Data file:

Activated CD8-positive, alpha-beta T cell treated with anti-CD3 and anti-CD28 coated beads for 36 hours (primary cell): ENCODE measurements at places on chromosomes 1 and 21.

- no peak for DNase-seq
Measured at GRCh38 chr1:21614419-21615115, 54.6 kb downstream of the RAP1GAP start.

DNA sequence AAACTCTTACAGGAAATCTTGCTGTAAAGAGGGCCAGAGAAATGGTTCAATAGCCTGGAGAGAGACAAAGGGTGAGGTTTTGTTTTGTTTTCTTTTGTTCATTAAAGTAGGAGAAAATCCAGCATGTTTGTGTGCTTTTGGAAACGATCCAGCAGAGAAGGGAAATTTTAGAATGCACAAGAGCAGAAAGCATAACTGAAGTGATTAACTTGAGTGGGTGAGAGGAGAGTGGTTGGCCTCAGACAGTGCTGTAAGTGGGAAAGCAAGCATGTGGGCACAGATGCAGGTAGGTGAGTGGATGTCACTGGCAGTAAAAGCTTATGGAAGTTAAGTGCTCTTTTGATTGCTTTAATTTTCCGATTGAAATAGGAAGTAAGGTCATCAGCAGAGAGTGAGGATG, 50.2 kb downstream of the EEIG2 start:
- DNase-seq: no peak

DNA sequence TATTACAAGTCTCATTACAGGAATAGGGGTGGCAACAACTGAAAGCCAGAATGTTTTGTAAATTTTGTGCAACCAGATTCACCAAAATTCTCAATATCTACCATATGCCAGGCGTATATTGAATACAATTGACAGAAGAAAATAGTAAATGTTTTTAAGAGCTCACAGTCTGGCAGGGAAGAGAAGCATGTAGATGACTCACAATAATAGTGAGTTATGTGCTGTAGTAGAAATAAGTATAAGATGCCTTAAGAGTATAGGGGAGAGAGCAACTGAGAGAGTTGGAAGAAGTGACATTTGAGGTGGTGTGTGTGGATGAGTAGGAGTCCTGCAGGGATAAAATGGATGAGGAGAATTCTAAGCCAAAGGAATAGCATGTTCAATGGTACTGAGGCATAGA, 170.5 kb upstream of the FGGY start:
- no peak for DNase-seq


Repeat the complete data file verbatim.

Activated CD8-positive, alpha-beta T cell treated with anti-CD3 and anti-CD28 coated beads for 36 hours (primary cell): ENCODE measurements at places on chromosomes 1 and 21.

- no peak for DNase-seq
Measured at GRCh38 chr1:21614419-21615115, 54.6 kb downstream of the RAP1GAP start.

DNA sequence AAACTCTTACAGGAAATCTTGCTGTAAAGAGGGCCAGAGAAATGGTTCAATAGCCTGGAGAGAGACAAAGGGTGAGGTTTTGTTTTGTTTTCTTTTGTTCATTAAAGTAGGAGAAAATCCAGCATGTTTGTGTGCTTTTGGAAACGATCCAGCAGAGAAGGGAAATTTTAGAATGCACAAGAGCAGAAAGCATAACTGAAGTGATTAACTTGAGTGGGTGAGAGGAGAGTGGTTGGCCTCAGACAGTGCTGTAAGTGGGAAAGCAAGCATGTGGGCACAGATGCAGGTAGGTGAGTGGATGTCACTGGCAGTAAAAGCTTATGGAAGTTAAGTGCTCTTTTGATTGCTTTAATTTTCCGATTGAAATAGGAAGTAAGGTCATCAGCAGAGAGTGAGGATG, 50.2 kb downstream of the EEIG2 start:
- DNase-seq: no peak

DNA sequence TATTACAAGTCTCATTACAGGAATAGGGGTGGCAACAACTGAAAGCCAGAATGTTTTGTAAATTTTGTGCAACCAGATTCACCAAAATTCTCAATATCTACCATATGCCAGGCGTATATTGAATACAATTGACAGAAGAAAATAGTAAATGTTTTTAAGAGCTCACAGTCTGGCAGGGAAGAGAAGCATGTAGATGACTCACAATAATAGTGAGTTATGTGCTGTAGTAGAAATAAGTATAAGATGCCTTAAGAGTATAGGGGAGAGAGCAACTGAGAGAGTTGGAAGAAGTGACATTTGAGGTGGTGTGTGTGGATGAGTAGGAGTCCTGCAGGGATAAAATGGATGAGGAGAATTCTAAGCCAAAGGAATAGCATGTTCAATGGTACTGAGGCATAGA, 170.5 kb upstream of the FGGY start:
- no peak for DNase-seq